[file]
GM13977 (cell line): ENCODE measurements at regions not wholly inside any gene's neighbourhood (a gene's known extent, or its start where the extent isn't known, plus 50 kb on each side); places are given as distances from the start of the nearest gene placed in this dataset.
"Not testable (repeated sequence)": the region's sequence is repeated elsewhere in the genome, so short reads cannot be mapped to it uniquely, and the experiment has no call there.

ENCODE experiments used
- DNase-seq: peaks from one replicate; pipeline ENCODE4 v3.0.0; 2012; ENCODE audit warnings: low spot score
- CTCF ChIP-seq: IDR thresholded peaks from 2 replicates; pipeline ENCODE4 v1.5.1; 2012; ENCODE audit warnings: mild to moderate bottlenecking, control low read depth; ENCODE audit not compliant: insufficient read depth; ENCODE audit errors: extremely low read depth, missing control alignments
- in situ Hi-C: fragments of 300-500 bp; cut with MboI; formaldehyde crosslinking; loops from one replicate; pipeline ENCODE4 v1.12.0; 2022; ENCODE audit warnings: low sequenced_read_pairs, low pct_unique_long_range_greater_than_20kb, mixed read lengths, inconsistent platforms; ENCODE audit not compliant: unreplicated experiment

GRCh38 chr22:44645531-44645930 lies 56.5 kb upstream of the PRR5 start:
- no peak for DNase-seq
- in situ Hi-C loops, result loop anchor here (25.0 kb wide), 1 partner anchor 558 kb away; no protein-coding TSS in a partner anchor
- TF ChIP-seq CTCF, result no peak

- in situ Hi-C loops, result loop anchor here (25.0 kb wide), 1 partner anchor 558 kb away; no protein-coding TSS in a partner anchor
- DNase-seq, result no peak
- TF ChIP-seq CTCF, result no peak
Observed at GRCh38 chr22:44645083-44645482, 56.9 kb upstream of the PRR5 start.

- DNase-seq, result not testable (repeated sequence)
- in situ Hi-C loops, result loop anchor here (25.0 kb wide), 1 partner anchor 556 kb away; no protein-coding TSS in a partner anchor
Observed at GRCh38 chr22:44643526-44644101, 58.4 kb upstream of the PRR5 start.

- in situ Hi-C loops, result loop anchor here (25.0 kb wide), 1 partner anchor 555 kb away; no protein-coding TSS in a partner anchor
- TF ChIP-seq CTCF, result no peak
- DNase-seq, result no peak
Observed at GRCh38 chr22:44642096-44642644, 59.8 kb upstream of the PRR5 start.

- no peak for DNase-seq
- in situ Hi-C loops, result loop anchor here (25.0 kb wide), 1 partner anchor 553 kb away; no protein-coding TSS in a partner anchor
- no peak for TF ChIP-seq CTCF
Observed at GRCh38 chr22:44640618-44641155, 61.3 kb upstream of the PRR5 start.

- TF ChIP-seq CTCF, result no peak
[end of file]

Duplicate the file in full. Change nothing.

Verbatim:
GM13977 (cell line): ENCODE measurements at regions not wholly inside any gene's neighbourhood (a gene's known extent, or its start where the extent isn't known, plus 50 kb on each side); places are given as distances from the start of the nearest gene placed in this dataset.
"Not testable (repeated sequence)": the region's sequence is repeated elsewhere in the genome, so short reads cannot be mapped to it uniquely, and the experiment has no call there.

ENCODE experiments used
- DNase-seq: peaks from one replicate; pipeline ENCODE4 v3.0.0; 2012; ENCODE audit warnings: low spot score
- CTCF ChIP-seq: IDR thresholded peaks from 2 replicates; pipeline ENCODE4 v1.5.1; 2012; ENCODE audit warnings: mild to moderate bottlenecking, control low read depth; ENCODE audit not compliant: insufficient read depth; ENCODE audit errors: extremely low read depth, missing control alignments
- in situ Hi-C: fragments of 300-500 bp; cut with MboI; formaldehyde crosslinking; loops from one replicate; pipeline ENCODE4 v1.12.0; 2022; ENCODE audit warnings: low sequenced_read_pairs, low pct_unique_long_range_greater_than_20kb, mixed read lengths, inconsistent platforms; ENCODE audit not compliant: unreplicated experiment

GRCh38 chr22:44645531-44645930 lies 56.5 kb upstream of the PRR5 start:
- no peak for DNase-seq
- in situ Hi-C loops, result loop anchor here (25.0 kb wide), 1 partner anchor 558 kb away; no protein-coding TSS in a partner anchor
- TF ChIP-seq CTCF, result no peak

- in situ Hi-C loops, result loop anchor here (25.0 kb wide), 1 partner anchor 558 kb away; no protein-coding TSS in a partner anchor
- DNase-seq, result no peak
- TF ChIP-seq CTCF, result no peak
Observed at GRCh38 chr22:44645083-44645482, 56.9 kb upstream of the PRR5 start.

- DNase-seq, result not testable (repeated sequence)
- in situ Hi-C loops, result loop anchor here (25.0 kb wide), 1 partner anchor 556 kb away; no protein-coding TSS in a partner anchor
Observed at GRCh38 chr22:44643526-44644101, 58.4 kb upstream of the PRR5 start.

- in situ Hi-C loops, result loop anchor here (25.0 kb wide), 1 partner anchor 555 kb away; no protein-coding TSS in a partner anchor
- TF ChIP-seq CTCF, result no peak
- DNase-seq, result no peak
Observed at GRCh38 chr22:44642096-44642644, 59.8 kb upstream of the PRR5 start.

- no peak for DNase-seq
- in situ Hi-C loops, result loop anchor here (25.0 kb wide), 1 partner anchor 553 kb away; no protein-coding TSS in a partner anchor
- no peak for TF ChIP-seq CTCF
Observed at GRCh38 chr22:44640618-44641155, 61.3 kb upstream of the PRR5 start.

- TF ChIP-seq CTCF, result no peak